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1081 Views 2 Replies Latest reply: Nov 2, 2010 9:22 AM by lenzlaw
Jess D Rookie 1 posts since
Sep 26, 2007
Currently Being Moderated

Nov 2, 2010 7:53 AM

Runner tracking - how do they track runners who aren't carrying phones?

First of all, great race everyone!  Congratulations to runners and thanks to the Marines for putting on another great event.


So, I know that runner tracking systems, like the text message system from previous years and used in other races, would send out an alert each time the runner crossed a timing mat.  And I know that this year at MCM it was possible (well, theoretically anyway) to track your runner with a smartphone app via GPS, but my understanding was that was only possible if the runner was also carrying a phone in the race, and presumably had signed up for tracking.  But, my boyfriend tracked me on the MCM website and was able to come see me at various points, and I wasn't carrying a smart phone.


So my question is, how did they do the live tracking?


At first we figured the system was just taking your times at each mat and kind of extrapolating your pace based on those checkpoints.  But the accuracy when we tried the "MapTrack Postrace Simulation" ( seems to argue against that method... e.g. the dots vary speeds at different points between timing mats, like speeding up on certain segments of the course.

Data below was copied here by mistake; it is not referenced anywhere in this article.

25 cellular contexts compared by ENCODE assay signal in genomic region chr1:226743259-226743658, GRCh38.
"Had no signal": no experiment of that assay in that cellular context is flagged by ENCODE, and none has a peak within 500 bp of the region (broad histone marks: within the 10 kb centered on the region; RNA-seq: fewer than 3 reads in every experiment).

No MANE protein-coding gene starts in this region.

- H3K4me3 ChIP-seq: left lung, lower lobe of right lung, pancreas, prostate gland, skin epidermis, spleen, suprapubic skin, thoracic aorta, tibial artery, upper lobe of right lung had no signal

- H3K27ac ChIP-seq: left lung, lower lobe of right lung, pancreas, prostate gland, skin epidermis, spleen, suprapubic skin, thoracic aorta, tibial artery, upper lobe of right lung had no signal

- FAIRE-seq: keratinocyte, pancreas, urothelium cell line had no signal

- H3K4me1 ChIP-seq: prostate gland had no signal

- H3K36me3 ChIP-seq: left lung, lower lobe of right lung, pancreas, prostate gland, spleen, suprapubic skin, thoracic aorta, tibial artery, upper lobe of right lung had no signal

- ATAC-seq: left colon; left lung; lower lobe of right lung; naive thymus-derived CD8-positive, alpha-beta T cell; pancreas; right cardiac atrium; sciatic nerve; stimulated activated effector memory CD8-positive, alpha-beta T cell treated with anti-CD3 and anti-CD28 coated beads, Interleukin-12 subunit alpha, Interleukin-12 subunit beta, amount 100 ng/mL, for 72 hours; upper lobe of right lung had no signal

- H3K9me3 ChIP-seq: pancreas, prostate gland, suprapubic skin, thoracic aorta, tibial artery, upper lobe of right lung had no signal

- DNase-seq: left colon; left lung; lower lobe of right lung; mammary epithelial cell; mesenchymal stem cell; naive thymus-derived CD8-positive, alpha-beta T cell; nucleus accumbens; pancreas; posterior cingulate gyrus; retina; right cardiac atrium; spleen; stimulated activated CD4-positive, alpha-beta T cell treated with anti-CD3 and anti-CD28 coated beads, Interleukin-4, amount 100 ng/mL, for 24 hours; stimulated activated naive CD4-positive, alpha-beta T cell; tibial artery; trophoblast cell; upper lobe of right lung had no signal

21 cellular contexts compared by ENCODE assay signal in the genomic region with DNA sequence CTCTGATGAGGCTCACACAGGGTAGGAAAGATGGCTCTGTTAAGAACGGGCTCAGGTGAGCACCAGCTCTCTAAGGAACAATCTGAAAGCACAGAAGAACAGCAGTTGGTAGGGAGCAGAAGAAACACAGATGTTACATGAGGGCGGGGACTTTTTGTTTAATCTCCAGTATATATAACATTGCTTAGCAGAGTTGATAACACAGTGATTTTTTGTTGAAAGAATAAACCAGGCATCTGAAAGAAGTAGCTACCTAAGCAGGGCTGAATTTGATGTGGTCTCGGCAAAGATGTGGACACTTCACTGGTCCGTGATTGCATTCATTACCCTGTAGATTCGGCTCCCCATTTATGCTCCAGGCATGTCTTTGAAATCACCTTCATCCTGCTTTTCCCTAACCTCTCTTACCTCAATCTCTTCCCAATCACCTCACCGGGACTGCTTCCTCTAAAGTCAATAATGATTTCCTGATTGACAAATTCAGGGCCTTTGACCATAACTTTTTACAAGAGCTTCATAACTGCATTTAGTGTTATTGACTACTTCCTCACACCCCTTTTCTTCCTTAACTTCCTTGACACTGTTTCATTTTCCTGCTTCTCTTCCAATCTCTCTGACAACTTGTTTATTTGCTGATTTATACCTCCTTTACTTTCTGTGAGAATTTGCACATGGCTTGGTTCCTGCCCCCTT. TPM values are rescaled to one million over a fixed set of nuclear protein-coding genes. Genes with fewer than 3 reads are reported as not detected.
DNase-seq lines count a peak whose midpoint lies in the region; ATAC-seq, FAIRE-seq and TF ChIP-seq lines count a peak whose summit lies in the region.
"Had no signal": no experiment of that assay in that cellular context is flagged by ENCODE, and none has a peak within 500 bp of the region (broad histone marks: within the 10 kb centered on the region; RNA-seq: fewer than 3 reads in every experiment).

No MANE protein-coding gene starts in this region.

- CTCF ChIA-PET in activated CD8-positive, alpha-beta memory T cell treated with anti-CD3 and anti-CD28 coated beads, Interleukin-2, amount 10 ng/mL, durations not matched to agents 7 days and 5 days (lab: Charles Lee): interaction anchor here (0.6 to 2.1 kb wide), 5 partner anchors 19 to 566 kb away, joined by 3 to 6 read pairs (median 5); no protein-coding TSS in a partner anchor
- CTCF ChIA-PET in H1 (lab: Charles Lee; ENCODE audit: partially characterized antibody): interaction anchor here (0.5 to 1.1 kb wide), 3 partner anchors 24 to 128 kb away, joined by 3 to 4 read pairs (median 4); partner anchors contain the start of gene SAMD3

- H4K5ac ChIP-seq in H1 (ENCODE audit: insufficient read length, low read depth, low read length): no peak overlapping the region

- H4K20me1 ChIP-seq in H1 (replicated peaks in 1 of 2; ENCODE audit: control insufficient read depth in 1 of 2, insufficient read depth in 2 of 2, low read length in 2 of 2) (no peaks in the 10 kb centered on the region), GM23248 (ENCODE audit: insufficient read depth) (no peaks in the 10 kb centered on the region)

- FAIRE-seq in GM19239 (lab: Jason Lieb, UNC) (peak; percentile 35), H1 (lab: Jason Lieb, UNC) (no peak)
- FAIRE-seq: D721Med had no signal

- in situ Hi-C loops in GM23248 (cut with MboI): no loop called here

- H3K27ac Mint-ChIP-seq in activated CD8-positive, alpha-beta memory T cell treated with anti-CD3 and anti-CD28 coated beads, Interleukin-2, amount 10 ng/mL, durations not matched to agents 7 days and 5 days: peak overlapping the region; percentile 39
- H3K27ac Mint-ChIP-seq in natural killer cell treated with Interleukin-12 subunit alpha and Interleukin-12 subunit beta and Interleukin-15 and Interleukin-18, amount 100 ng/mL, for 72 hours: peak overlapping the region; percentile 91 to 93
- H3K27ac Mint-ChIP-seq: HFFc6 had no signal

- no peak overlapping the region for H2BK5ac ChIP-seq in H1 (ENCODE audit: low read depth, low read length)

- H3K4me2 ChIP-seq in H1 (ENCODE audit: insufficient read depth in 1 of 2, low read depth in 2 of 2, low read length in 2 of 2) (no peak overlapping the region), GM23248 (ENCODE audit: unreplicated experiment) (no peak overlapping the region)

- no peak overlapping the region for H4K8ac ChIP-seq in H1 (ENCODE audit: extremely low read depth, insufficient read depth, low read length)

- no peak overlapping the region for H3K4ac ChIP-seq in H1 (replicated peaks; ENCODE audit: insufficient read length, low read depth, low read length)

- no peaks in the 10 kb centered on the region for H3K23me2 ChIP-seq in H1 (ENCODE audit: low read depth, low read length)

Apologies if the answer is either 1) really obvious or 2) already found in another post that I couldn't find.  Just hoping somebody could give us some insight!


  • KarlD_Navy84 Legend 879 posts since
    Jan 19, 2008

    Not sure what the simulation actually looked like, but it could be that system is set up to use the time at a given mat to project a pace for that leg and then adjust it when subsequent times are registered on your chip as you hit the other mats throughout the race. For example, if your ran the first 5K in 29:27, it figured you at a 9:30 pace and showed that on the simulation. And if you hit the next mat at the 10K mark with a time of 1:00:27 (31 minutes for that 5K) your pace on the simulation was adjusted to a 10:00 pace for that segment to show a slower pace on that leg.  At the 15K mark, you register a time of 1:28:30. That's just over a 9:00 pace, so from 10K to 15K the dot would move faster.  And so on and so on.  That's just my theory. The other answer is that they could just randomly speed up the dot and slow it down just to make it look cool.  . Talk to you soon.


  • lenzlaw Community Moderator 10,539 posts since
    Jan 18, 2008

    I wouldn't count too much on the MapTrack.  It's one computer graphic (yellow dot) trying to synch with another (hours bar) plus hit the times at 5K, 10K, etc.  When I stopped mine a hair past 5 miles, it showed me at about 65 minutes, and listed my 10K time already, which was 65:07.  At 5 miles I was more like 51 or 52 minutes.  It's interesting but not super accurate.


    At any rate, they have to be taking your times at the various mats and extrapolating your future times based on your pace to that point.


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